Thursday, March 27, 2008

Meidcal Donations Arrive at JFK Hospital

Today the GIK arrived at JFK. I walked over to the receiving area with David Eddy and Caleb so that I could take pictures. I thought the shipment would be completed in the morning but it kept coming all day. When I was in the outpatient clinic taking pictures of the primary care team I heard more rumbling down the road and saw three big Liberian military trucks come in with the GIK. The boxes of stuff arriving was heading to the store room in JFK and also to the Ministry of Health's warehouse. One of the forklifts caring the boxes actually got stuck on its way to the store room.

I spent most of the day wondering around to the different locations on campus where our volunteers were working. In the large hallway of the JFK the nurse educators were holding a class for what seemed to be about 80 people. At one point Christella was also there taking a break from weighing patients at the HIV clinic. Tuesdays and Thursdays JFK holds an HIV/AIDs clinic.

From there I went back to primary care to take more pictures of Dr.Polifka working with patients and med students. A med student had come to him with an EKG and he was showing them how to read it.

Then I wandered over to pediatrics to see Faye. A couple of minutes after I arrived the power went out and it was really dark in the room because there are no windows in the room. However, Faye is always prepared so she pulled out two flashlights, shortly after the lights did come back on.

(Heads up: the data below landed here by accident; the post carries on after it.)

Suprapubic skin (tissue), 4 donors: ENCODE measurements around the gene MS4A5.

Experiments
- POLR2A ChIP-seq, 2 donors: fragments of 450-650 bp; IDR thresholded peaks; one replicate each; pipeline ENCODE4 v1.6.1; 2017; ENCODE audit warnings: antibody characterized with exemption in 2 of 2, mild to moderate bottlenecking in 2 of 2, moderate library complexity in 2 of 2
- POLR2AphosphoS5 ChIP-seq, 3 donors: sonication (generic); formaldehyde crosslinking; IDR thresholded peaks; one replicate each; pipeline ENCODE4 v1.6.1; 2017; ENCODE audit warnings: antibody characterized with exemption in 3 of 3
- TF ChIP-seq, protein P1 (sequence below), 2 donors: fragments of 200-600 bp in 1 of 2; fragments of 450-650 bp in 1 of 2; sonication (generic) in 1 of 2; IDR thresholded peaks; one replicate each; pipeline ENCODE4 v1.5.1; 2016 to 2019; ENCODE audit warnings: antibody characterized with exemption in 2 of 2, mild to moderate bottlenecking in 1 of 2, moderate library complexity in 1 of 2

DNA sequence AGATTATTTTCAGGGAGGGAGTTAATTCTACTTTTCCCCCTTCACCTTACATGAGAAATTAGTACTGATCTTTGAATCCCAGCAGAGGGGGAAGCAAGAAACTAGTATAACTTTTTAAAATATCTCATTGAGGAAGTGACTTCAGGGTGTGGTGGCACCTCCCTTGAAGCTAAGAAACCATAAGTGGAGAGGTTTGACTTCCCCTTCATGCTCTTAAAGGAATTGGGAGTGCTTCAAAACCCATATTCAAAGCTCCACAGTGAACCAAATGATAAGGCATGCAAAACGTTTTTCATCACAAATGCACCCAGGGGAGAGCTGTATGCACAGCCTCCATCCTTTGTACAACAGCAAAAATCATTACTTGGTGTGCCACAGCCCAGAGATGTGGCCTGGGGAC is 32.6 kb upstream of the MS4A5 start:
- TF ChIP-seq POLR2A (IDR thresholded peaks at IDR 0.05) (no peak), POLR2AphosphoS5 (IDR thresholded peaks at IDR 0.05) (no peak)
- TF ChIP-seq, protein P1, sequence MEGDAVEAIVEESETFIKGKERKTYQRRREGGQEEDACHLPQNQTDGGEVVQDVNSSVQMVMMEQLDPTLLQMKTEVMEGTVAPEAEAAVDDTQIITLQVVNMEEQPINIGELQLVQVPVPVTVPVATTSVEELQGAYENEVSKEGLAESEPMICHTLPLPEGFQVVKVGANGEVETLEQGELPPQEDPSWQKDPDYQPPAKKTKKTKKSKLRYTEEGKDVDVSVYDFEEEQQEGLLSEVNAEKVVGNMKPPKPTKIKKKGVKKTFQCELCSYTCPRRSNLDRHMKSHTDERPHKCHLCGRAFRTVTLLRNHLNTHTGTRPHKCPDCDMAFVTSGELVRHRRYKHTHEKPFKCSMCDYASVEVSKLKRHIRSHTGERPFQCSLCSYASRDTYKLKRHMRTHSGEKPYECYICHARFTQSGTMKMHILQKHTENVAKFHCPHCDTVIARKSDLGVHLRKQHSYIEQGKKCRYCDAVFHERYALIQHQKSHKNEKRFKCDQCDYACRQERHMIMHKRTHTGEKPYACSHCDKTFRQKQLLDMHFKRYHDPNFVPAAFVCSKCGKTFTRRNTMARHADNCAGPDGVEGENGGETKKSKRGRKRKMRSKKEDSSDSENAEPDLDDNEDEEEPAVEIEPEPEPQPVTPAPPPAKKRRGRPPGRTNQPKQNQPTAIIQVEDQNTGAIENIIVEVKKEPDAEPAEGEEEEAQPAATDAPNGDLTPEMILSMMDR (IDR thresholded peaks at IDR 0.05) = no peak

I went back to the physical therapy clinic and found Julia and Josephine working with a little girl who suffered some paralysis in her arm when she had meningitis. The girl seemed to be about 3 but wasn't talking, she just sort of cried out. Julia and Josephine were trying to get her to reach for a rattle but Julia soon noticed the girl would not respond to the sound of the rattle just the sight of it. She thought she might have some hearing loss so she went behind her and clapped really loudly twice but the child did not even flinch. The little girl had hearing loss so she wasn't reaching once the object was out of her sight line.

I guess Tuesday wasn't as exciting as other days. I just walked around visiting all the volunteers and taking pictures. I also interviewed Sam for some quotes. He is a really nice guy with a really interesting story. He wasn't always a physical therapist. He was once a physician's assistant and volunteered to become a physical therapist when Handicap International came into train physical therapists. Because of the war many people suffered amputations due to trauma and now the biggest cause is motor vehicle accidents so the need for physical therapists to get people using prosthetics correctly and training people to walk again is huge. Sam and Josephine are the only two physical therapists at JFK and they see patients suffering from paralysis due to stroke, amputees, and children with club feet and anyone else with a debilitating issue.

I hope to have something about the PT clinic written soon. It has been a fascinating place to watch people work because it is all about how you move.

--Marisol Euceda

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